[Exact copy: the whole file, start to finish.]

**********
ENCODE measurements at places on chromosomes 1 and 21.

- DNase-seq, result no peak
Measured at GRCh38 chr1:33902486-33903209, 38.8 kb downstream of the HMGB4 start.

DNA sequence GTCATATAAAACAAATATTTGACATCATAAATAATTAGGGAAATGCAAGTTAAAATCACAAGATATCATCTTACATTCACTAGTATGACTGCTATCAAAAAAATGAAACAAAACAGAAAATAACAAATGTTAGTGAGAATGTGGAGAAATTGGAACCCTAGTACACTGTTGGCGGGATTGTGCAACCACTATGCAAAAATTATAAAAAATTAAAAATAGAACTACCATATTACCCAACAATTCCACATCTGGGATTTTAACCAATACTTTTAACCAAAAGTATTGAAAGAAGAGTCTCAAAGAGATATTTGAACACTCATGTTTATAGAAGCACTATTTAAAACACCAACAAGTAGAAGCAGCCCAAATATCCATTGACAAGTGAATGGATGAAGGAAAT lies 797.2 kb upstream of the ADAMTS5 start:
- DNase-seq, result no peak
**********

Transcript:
ENCODE measurements at places on chromosomes 1 and 21.

- DNase-seq, result no peak
Measured at GRCh38 chr1:33902486-33903209, 38.8 kb downstream of the HMGB4 start.

DNA sequence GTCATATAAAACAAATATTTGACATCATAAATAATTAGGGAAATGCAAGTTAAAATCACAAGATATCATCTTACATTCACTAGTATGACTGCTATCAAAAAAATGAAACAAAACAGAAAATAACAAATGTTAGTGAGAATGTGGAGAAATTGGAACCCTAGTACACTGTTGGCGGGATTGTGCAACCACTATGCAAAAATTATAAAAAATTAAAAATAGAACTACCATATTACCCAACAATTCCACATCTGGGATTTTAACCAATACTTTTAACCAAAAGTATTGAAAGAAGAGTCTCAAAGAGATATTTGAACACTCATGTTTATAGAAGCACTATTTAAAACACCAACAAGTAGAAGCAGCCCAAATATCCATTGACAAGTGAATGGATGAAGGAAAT lies 797.2 kb upstream of the ADAMTS5 start:
- DNase-seq, result no peak